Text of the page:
Saturday, May 24, 2014

Remembering our nation's heroes this Memorial Day...and STORIS, too.

USS STORIS, CG (WAGL-38) during WWII while assigned to the Greenland Patrols

This Memorial Day weekend, we want to pay tribute to the memory of all of the men and women of the U.S. Armed Services who have made the supreme sacrifice for our country. Bless you all. No words are fully adequate to thank you and your families for your service and sacrifice. We will pause to remember you this weekend.

We also recognize this Memorial Day as the first in over 70 years that there is no more STORIS. Her memory and legacy will live on in the hearts and memories of all who served and cared about her. STORIS will never be forgotten even as she was forsaken by the very government that she and her crews so faithfully served over six decades.

Monday, May 19, 2014

Ex-ACUSHNET relisted on Ebay

The former USCGC ACUSHNET is back on Ebay. Now the price has dropped from $10 million to $1.1 million and the seller is demonstrating some desperate motivation in his verbiage about selling the ship ASAP.

I would certainly hate to see her lost like STORIS. This is sickening that the government allowed her to be put in this situation. We already know what the Coast Guard, GSA, EPA and MARAD teamed up to do with STORIS. Coast Guard and GSA get the blame for ACUSHNET. Ignored her history and disposed of her illegally through GSA instead of MARAD as required by federal law. It's doubtful that she is truly "PCB-free" as described by the Coast Guard.

There aren't very many of these classic warriors around to save anymore.

The "Ask the Seller" section speaks volumes about the travesty about this situation. These crazy, hair-brained suggestions about using her for the set of a horror movie or as an oil-drilling ship only reinforce a total lack of understanding and respect for ACUSHNET and the potential for destruction for the ship's physical and historic integrity. 

This is a ship that is easily eligible for listing on the National Register of Historic Places and likely a National Historic Landmark, but she has to stay intact for this eligibility to continue. ACUSHNET has a historic pedigree second only to STORIS and STORIS is now gone. Again, thank you U.S. Federal Government.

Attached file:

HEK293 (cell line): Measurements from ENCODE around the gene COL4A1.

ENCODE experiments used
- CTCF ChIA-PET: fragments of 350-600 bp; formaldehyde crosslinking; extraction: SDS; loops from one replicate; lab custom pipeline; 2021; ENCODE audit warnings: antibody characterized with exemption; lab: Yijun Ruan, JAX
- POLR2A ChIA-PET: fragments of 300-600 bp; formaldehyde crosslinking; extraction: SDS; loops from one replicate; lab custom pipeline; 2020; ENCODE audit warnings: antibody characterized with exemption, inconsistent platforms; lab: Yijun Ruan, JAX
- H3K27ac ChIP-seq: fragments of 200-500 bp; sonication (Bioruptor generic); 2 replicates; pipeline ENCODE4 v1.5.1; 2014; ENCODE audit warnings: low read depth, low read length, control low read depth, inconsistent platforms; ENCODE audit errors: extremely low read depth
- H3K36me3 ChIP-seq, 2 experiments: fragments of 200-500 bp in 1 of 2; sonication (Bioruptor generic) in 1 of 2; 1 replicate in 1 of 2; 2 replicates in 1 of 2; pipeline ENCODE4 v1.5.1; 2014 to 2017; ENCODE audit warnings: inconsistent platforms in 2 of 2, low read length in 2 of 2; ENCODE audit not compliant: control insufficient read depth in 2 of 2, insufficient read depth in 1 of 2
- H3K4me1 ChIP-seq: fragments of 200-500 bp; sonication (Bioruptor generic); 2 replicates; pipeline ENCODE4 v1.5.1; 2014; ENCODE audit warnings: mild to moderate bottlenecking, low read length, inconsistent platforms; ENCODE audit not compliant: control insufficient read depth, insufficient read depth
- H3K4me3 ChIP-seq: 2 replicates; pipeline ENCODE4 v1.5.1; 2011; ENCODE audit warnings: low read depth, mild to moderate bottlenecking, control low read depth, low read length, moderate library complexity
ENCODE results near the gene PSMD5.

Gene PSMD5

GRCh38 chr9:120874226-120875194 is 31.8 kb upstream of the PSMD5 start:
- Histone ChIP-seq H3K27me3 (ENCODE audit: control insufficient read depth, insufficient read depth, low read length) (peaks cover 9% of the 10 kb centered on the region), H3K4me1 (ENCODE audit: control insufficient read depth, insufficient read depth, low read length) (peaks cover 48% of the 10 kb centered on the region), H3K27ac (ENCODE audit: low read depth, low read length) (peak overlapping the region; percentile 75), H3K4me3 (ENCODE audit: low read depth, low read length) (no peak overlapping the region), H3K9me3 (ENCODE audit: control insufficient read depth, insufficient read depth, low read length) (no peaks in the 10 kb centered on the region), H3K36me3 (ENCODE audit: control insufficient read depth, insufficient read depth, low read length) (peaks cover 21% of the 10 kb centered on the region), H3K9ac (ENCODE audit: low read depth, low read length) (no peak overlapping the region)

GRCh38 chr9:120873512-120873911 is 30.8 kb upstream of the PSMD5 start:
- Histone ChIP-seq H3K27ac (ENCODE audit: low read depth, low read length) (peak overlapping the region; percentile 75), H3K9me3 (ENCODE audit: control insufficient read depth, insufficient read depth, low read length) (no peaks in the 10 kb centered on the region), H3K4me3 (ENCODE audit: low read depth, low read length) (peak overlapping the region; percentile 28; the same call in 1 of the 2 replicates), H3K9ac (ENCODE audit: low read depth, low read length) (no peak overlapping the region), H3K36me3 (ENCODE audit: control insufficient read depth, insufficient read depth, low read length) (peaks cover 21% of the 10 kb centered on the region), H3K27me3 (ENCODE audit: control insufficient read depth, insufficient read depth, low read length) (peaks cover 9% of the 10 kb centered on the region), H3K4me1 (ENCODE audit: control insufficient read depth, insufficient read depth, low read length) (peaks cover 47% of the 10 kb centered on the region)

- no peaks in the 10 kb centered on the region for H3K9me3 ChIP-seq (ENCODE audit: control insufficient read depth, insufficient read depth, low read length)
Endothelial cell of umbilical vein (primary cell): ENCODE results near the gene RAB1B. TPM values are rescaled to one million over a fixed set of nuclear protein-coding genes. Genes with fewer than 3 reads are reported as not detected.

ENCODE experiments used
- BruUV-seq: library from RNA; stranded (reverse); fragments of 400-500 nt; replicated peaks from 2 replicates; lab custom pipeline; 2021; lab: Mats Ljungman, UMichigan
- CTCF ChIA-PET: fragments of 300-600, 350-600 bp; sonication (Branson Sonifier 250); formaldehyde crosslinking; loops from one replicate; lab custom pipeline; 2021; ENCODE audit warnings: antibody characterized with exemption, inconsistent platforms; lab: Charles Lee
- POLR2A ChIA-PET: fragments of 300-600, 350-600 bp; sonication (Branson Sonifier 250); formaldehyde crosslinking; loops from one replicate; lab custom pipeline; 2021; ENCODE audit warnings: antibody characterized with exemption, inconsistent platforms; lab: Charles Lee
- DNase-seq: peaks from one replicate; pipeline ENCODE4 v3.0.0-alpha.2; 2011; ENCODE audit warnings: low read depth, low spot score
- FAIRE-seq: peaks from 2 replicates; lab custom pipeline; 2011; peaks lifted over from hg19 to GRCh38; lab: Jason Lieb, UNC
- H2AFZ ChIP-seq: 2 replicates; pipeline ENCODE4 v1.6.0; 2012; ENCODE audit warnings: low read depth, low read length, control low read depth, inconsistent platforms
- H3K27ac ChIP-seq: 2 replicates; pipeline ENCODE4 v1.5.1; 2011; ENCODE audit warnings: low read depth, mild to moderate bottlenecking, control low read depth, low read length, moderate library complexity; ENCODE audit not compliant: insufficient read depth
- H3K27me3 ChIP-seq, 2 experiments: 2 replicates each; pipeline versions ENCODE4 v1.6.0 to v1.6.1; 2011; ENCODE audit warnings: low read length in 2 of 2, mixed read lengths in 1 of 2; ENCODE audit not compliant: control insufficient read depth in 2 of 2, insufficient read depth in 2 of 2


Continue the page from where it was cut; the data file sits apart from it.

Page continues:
Also, although she served in Alaska, she is NOT ice-rated. According to an ACUSHNET vet's posting on that FB page, that was one of the reasons why so much money was poured into ACUSHNET in 2008 after she threw a wheel. Someone from Alaska's Congressional delegation wanted the ship to stay in service for a couple more years because there was no immediate replacement coming and whoever it was thought ACUSHNET had the same ice capabilities that STORIS did, which she most certainly does not.

Thursday, May 15, 2014

Appeal submitted to EPA for April 16 FOIA release

The appeal for the April 16 FOIA release from the EPA has been submitted. 

The appeal is posted here:

There are known documents that were not released in the FOIA request. There are also several key questions related to the disposition of the ship's electrical system. EPA claimed in the April 15 release that there were no import permits for the wiring to come back into the U.S. yet a reporter I spoke to said that she was told by the Mexican government that the electrical system was being sent back to the U.S. for recycling. Why would the most valuable part of the ship be sent back to the U.S. unless there was some kind of contamination such as the PCBs that we strongly suspected were there?

The appeal also requests the release of the redacted and withheld documents EPA kept back. If they didn't do anything wrong, why keep the documents back? The executive deliberation privilege also has to be justified in withholding documents, so EPA has to do that, as well.

Wednesday, May 14, 2014

110-foot WPB for sale through GSA. Where will she go?

Another cutter is for sale through GSA. This time, the tonnage of the 110-foot BAINBRIDGE ISLAND (WPB-1343) correctly falls under disposal through GSA. It's also unlikely that there are hazardous materials on board because of the build date. As this is posted, the price is already $100K, $30K more than what STORIS sold for in June 2013. STORIS was in excellent condition and while not as fast, had much more capability than this 110.

STORIS' displacement made her disposal legally mandated through MARAD, not GSA. She also likely contained hazardous materials that would have made her disposal and sale from the Coast Guard illegal, as well as her export. As a U.S. military ship, STORIS should not have been exported for scrapping. In the end, GSA practically gave STORIS away to be illegally exported for scrapping in Mexico. For what GSA received as a pittance for payment, STORIS could have been donated to the STORIS Museum and Last Patrol Museum to reap cultural and economic benefits far beyond what the government received.

The Coast Guard refers to aspects of BAINBRIDGE ISLAND as historic. While she did start  her career as the first cutter to have a minority female as CO (now Capt. Katherine Favery Tiongson), BAINBRIDGE ISLAND is not eligible for listing on the National Register of Historic Places as she is less than 50 years old and is not otherwise exceptional in construction or accomplishment to justify listing on the Register.